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The Journal for Employee Protection
The Journal for Employee Protection
by Graham Ayers
The development of standards to compare the performance of PPE products has significantly improved the ability of safety managers to select appropriate PPE.
From chemical resistance to fire and flame resistance, the standards have helped us determine the appropriate product for a given application. However, the standards cannot be solely relied on when making a decision. An adequate assessment must be made of how the standard should apply to the specific use. In other words, we need to use common sense. Nowhere is this more relevant than in the blade cut and the puncture tests associated with EN388.
Let’s briefly review the European EN 388 standard which is designed to assess the performance of a fabric or layers of fabric for their ability to resist heavy rubbing, cutting by a blade or sharp object, tearing, and puncture by a pointed object. The test procedure includes a separate test for each of these properties, and a performance level is awarded according to each test result, for example a material with an abrasion resistance of between 100 and 500 cycles would be awarded level 1.
The minimum test results required to achieve the various performance levels are listed in the table. When a protective glove has been approved for CE marking to the EN388 standard, these test levels are quoted as four numbers below the EN388 pictogram, the numbers are always shown in the order in which the tests are described. Please note the progression between the minimum results required to meet the increasing performance levels. This means, for example, that the increase in test performance required to improve from blade cut index level 4 to index level 5 is eight times that needed to improve from level 1 to level 2. Also, where multiple layers of material are involved, the abrasion and tear resistance levels are derived from the most resistant of the individual layers, not the combination of layers. It is important to note that blade cut resistance is the only test parameter where a performance level 5 is awarded. We will further discuss, whether even 5 levels are sufficient given the capabilities of new cut resistant technologies.
Cut tests have always had tremendous variability, and the ratings can give a false sense of comfort to the user, who might think that since it is a level 5, they are protected. Within the blade cut resistance level of 5, there is a wide range of performance. We often hear safety professionals and glove manufactures speak of gloves being a “low 5” or a “high 5”. So, it must mean that there is a need for additional stratification. Then, why don’t we add a level 6 and a level 7 so that will allow us to better stratify and qualify the level of protection? A glove manufacturer can have a product that can withstand just over 2000 grams of cut resistance (most likely qualifying for level 5) and be classified in the same level as a glove that may take well over 5000 grams of cut resistance.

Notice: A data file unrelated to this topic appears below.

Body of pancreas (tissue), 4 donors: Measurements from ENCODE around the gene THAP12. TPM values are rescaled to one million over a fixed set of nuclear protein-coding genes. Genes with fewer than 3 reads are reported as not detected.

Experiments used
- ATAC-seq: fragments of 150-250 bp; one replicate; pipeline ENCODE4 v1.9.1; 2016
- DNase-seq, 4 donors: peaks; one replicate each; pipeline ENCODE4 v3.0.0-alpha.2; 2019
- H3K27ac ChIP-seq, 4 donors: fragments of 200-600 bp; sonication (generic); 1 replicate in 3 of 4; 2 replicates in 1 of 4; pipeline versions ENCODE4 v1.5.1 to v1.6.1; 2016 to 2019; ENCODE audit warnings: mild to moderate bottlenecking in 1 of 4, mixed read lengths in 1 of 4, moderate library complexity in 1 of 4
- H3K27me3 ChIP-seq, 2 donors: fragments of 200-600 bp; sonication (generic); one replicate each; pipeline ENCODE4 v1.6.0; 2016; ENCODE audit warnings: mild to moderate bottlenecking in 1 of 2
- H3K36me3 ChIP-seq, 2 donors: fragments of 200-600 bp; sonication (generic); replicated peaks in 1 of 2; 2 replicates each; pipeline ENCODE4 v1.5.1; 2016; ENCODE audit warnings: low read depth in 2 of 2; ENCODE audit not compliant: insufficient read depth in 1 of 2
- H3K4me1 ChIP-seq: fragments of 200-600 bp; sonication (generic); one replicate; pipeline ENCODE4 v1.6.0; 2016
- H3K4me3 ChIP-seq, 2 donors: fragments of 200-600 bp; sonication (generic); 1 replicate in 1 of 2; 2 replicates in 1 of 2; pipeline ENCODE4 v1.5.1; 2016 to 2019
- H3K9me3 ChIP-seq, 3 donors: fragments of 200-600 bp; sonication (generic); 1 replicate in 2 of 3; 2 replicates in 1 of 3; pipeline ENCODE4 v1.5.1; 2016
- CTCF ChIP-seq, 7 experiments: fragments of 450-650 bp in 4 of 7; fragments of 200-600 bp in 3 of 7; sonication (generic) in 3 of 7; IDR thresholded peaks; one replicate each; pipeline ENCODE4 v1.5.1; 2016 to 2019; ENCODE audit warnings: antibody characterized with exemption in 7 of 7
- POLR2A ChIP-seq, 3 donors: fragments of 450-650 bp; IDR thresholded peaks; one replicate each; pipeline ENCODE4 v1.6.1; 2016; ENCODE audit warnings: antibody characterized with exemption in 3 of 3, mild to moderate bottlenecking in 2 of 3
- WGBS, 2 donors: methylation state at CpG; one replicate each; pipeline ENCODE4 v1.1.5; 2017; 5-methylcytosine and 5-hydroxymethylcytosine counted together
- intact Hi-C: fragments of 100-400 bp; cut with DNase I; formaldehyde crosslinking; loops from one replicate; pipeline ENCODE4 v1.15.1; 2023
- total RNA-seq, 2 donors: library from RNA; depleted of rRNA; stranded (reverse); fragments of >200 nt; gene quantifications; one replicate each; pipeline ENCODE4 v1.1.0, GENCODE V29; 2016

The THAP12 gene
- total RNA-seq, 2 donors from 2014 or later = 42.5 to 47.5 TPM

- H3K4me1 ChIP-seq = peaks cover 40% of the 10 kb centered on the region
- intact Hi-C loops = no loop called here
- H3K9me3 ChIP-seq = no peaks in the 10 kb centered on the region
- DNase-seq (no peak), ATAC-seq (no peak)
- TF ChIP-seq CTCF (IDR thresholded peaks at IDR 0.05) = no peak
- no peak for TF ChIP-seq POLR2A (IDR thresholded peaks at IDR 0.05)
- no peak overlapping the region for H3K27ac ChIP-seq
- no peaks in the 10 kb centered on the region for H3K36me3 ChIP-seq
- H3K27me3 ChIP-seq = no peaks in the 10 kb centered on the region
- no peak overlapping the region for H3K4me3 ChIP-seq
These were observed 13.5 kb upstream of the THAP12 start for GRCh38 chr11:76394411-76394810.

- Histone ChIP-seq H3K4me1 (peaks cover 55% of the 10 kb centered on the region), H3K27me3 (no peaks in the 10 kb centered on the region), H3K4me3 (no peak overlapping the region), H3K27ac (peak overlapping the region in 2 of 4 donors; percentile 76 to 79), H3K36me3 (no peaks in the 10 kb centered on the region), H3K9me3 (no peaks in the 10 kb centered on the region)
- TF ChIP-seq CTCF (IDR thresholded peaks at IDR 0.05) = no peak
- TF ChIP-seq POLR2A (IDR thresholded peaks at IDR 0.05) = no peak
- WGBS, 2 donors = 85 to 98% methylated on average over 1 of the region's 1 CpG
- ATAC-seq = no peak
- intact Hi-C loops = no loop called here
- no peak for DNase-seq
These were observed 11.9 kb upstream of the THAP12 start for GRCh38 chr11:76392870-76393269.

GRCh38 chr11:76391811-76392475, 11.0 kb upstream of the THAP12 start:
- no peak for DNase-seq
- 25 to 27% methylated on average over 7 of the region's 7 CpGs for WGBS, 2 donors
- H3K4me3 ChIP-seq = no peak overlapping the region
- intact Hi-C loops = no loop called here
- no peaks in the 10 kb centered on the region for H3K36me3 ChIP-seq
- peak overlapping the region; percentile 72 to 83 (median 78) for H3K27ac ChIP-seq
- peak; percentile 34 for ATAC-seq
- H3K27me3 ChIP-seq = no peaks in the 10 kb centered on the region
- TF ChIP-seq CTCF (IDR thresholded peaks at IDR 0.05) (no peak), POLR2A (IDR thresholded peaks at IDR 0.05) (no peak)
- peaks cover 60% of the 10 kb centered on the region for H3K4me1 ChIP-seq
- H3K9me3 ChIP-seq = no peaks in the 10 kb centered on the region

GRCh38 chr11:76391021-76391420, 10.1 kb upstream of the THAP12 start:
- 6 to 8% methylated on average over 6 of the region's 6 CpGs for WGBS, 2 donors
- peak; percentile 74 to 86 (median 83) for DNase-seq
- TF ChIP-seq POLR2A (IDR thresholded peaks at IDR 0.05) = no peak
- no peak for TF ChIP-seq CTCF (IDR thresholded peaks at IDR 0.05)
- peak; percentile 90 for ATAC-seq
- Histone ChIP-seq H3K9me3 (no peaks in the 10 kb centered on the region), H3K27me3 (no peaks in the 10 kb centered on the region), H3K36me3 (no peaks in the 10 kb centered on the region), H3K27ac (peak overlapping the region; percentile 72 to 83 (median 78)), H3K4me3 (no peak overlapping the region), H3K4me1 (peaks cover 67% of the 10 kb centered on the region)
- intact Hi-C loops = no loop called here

If you require a Level 5 glove in your factory, you may not be getting the “best” protection available, you may in fact just barely be providing your employees with the level of protection they really need. Wouldn’t you want to know the difference? So if you could require a level 6 or level 7, and be more able to ensure that the gloves meet your requirements, and provide the maximum protection, wouldn’t that make more sense?
It should be clear that cut levels are only a place to start looking, and are not the complete analysis for selecting PPE. The standardised tests can give us a directional indication of where to start looking, and then we can confirm that performance with real application tests in our workplace. Furthermore, real-world tests are needed because, for example, the way materials cut on a standard test machine is very different from the way those materials would cut if used in the palm of a glove that is immobilised under load.
Perhaps an even more important performance area is that of puncture resistance. A safety manager once summed it up, “Why are we considering the results of a test that essentially measures the puncture resistance of a roofing nail [the EN388 probe] when I am trying to protect employees from hypodermic needle threats?” Good question.
The EN388 test for puncture resistance has three critical flaws as it relates to testing new material technology and new hazards. First, the probe is not adequate for testing the range of puncturing hazards that are prevalent in the market today. Second, the speed at which the probe moves is not representative of any application that you might find in the market (100mm per minute? Does anything move that slowly?). Third, it doesn’t allow for the fact that contact with the glove’s protective material can alter the probe and change future results.